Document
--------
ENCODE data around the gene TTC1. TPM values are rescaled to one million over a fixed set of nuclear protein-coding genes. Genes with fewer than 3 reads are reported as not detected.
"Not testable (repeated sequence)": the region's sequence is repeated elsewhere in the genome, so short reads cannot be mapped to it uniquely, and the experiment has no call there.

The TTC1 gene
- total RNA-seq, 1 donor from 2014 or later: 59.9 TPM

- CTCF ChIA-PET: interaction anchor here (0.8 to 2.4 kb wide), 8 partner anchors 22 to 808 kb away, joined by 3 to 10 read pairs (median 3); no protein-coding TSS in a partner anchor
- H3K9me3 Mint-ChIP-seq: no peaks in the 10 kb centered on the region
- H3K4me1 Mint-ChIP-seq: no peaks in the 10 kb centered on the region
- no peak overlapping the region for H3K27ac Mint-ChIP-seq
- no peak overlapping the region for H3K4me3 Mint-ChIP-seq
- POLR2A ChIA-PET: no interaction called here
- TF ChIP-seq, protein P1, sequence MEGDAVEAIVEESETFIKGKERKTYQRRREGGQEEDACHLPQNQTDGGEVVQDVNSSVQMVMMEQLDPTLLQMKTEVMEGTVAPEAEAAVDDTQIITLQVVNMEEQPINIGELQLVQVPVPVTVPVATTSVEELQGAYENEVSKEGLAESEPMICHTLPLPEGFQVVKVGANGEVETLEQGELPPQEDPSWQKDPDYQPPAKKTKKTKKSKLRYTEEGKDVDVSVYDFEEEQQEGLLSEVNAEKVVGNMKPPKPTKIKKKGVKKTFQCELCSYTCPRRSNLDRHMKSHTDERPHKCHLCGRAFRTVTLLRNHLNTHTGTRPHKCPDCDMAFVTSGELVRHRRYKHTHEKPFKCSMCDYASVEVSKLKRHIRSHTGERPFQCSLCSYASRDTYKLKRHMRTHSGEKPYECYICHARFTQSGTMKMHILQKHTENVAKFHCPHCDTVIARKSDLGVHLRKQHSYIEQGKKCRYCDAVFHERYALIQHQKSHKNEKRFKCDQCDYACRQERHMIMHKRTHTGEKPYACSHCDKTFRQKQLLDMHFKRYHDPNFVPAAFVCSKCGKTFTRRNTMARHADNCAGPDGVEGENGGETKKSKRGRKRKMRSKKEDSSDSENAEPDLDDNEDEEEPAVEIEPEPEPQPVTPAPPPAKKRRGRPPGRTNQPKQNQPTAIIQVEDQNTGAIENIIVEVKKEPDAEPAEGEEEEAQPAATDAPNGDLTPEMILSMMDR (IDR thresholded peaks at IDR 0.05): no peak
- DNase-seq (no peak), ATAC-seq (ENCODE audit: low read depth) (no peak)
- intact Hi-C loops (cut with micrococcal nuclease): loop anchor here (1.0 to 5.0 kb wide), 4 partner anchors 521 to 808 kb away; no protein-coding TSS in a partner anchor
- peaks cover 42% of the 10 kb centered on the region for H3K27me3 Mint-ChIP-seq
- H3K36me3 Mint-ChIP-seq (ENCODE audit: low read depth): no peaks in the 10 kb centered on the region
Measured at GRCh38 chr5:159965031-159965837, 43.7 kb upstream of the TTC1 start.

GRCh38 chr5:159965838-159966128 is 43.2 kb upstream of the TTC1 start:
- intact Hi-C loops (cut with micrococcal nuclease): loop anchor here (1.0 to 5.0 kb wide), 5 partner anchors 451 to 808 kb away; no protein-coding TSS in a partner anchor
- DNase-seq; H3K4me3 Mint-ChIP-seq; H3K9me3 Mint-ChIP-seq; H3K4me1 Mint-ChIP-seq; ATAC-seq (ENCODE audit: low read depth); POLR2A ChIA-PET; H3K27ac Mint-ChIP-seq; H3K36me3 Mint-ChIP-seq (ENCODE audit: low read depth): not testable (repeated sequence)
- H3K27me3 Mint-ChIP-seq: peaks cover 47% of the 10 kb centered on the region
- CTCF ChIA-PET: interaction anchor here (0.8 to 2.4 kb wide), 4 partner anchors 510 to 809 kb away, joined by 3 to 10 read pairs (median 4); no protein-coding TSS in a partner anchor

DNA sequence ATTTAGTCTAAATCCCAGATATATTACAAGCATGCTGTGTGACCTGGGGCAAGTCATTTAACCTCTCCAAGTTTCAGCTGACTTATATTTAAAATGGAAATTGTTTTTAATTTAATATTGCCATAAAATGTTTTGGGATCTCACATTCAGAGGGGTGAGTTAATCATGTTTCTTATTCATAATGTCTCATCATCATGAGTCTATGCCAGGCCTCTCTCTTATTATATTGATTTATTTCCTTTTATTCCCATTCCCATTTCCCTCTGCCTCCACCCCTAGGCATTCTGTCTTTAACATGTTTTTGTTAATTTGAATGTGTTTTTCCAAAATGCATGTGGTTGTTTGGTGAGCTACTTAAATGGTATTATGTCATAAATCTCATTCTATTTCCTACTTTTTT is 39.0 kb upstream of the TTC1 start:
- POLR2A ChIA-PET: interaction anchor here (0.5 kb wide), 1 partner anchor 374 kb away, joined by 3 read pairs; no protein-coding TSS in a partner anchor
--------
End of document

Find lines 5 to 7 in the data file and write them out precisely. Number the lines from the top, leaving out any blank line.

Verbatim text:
- CTCF ChIA-PET: interaction anchor here (0.8 to 2.4 kb wide), 8 partner anchors 22 to 808 kb away, joined by 3 to 10 read pairs (median 3); no protein-coding TSS in a partner anchor
- H3K9me3 Mint-ChIP-seq: no peaks in the 10 kb centered on the region
- H3K4me1 Mint-ChIP-seq: no peaks in the 10 kb centered on the region